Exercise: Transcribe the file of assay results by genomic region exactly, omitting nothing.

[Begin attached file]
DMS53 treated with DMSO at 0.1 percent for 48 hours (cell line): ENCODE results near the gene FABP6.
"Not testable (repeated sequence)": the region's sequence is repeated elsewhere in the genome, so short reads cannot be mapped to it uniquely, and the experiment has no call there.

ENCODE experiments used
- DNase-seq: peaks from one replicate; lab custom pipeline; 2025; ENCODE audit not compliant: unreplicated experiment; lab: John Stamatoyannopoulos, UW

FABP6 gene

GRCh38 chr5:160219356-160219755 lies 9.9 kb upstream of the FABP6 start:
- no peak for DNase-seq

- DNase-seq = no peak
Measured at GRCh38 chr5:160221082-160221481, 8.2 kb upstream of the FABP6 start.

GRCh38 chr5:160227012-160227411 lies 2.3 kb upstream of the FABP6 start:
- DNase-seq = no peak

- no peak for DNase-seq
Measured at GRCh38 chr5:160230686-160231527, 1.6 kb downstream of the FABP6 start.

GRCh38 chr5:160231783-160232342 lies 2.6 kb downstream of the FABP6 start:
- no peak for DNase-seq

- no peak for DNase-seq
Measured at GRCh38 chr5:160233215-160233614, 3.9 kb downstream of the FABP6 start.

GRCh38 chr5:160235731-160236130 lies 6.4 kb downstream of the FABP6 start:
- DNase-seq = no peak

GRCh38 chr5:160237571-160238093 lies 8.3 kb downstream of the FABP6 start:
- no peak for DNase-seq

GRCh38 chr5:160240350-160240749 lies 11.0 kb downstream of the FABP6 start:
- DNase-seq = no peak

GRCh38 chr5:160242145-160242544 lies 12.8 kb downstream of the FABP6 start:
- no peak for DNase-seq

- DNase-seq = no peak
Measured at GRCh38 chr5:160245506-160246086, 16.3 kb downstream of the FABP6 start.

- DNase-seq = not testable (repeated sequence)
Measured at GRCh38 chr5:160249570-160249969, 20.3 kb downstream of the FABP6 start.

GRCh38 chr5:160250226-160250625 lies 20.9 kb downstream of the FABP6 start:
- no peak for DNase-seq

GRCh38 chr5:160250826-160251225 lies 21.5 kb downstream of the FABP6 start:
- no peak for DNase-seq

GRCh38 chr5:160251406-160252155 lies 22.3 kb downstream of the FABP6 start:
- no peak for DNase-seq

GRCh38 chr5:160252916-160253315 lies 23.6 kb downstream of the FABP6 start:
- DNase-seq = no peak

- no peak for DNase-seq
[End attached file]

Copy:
DMS53 treated with DMSO at 0.1 percent for 48 hours (cell line): ENCODE results near the gene FABP6.
"Not testable (repeated sequence)": the region's sequence is repeated elsewhere in the genome, so short reads cannot be mapped to it uniquely, and the experiment has no call there.

ENCODE experiments used
- DNase-seq: peaks from one replicate; lab custom pipeline; 2025; ENCODE audit not compliant: unreplicated experiment; lab: John Stamatoyannopoulos, UW

FABP6 gene

GRCh38 chr5:160219356-160219755 lies 9.9 kb upstream of the FABP6 start:
- no peak for DNase-seq

- DNase-seq = no peak
Measured at GRCh38 chr5:160221082-160221481, 8.2 kb upstream of the FABP6 start.

GRCh38 chr5:160227012-160227411 lies 2.3 kb upstream of the FABP6 start:
- DNase-seq = no peak

- no peak for DNase-seq
Measured at GRCh38 chr5:160230686-160231527, 1.6 kb downstream of the FABP6 start.

GRCh38 chr5:160231783-160232342 lies 2.6 kb downstream of the FABP6 start:
- no peak for DNase-seq

- no peak for DNase-seq
Measured at GRCh38 chr5:160233215-160233614, 3.9 kb downstream of the FABP6 start.

GRCh38 chr5:160235731-160236130 lies 6.4 kb downstream of the FABP6 start:
- DNase-seq = no peak

GRCh38 chr5:160237571-160238093 lies 8.3 kb downstream of the FABP6 start:
- no peak for DNase-seq

GRCh38 chr5:160240350-160240749 lies 11.0 kb downstream of the FABP6 start:
- DNase-seq = no peak

GRCh38 chr5:160242145-160242544 lies 12.8 kb downstream of the FABP6 start:
- no peak for DNase-seq

- DNase-seq = no peak
Measured at GRCh38 chr5:160245506-160246086, 16.3 kb downstream of the FABP6 start.

- DNase-seq = not testable (repeated sequence)
Measured at GRCh38 chr5:160249570-160249969, 20.3 kb downstream of the FABP6 start.

GRCh38 chr5:160250226-160250625 lies 20.9 kb downstream of the FABP6 start:
- no peak for DNase-seq

GRCh38 chr5:160250826-160251225 lies 21.5 kb downstream of the FABP6 start:
- no peak for DNase-seq

GRCh38 chr5:160251406-160252155 lies 22.3 kb downstream of the FABP6 start:
- no peak for DNase-seq

GRCh38 chr5:160252916-160253315 lies 23.6 kb downstream of the FABP6 start:
- DNase-seq = no peak

- no peak for DNase-seq